Would I have gone had they hosted a 5-year reunion? Ummm... perhaps. It would have been 4 hours away, but it also would have been a trip home. So, I suppose it would have rested largely on timing. If something else exciting were happening down here, I would have stayed. Had it been just a normal weekend, I may have gone.

My mom is horrified of the opinions of her children on class reunions. She just hosted her 40-year class reunion... hasn't missed one yet.

Should you go? Do you want to?

~ Dragon Lady
A: Dear Anon

I went to my five-year, but I had to travel all of five minutes to get there. Now that there would be a plane flight involved, I'm not sure I would go.

But it was a lot of fun to connect with those friends...of course this was pre-facebook days, so perhaps you're already virtually connected to your high school friends.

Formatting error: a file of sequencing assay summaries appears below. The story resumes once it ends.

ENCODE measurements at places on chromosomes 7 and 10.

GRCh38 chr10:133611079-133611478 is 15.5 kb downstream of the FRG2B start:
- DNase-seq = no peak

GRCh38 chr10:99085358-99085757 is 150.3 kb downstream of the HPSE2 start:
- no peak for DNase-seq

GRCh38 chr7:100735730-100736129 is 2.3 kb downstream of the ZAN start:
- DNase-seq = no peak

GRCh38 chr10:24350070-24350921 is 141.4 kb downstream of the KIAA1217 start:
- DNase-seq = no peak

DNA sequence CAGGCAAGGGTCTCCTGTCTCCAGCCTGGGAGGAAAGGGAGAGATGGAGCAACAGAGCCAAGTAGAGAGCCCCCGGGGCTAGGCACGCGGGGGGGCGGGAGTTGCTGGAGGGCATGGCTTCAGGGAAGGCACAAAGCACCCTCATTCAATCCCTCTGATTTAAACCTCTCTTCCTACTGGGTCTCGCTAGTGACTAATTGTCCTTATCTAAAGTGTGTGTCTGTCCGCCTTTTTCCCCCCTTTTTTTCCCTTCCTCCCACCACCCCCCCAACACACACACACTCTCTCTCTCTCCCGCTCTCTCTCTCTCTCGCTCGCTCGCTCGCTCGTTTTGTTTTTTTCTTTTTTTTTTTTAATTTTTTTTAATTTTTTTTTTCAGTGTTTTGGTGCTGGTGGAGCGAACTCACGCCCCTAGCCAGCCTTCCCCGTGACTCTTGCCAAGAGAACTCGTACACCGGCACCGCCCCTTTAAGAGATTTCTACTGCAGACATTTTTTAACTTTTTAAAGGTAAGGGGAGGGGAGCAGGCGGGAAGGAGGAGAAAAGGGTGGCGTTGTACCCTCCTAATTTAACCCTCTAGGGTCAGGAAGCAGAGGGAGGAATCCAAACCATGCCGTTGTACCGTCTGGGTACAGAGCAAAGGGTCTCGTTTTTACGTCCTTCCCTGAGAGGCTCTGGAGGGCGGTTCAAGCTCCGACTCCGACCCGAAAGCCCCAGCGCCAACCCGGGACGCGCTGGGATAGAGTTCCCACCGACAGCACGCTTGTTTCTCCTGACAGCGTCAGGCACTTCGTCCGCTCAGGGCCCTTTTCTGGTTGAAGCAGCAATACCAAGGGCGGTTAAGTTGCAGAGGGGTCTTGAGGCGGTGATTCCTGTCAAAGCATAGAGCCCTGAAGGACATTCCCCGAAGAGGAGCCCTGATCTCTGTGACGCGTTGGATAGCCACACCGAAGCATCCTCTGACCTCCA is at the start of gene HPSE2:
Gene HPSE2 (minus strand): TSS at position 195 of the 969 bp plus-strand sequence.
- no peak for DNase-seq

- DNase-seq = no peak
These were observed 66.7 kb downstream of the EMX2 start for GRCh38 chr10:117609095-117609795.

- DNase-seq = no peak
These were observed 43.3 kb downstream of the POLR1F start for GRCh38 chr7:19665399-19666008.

-Humble Master
A: Dear Adora Belle Dearheart,

You will never ever ever see me at a class reunion. Ever. I don't care how much you want me to go, you can't make me!

Question #47253 posted on 09/09/2008 3:01 a.m.

Dear 100 Hour Board,

I have a few questions about telemarketing, specifically recorded messages. Why are certain companies still using this archaic method of marketing? Do they really envision people mindlessly listening to a recording over the phone? This can't possibly be effectual, even when they ask you not to hang up (ironically this makes me all the more enthusiastic about hanging up) at the beginning of the message. I can see that there might still be a small margin of success from telemarketing with actual live bodies because some people might be interested in talking with them or just plain too non-confrontational to hang up, but come on, a recording?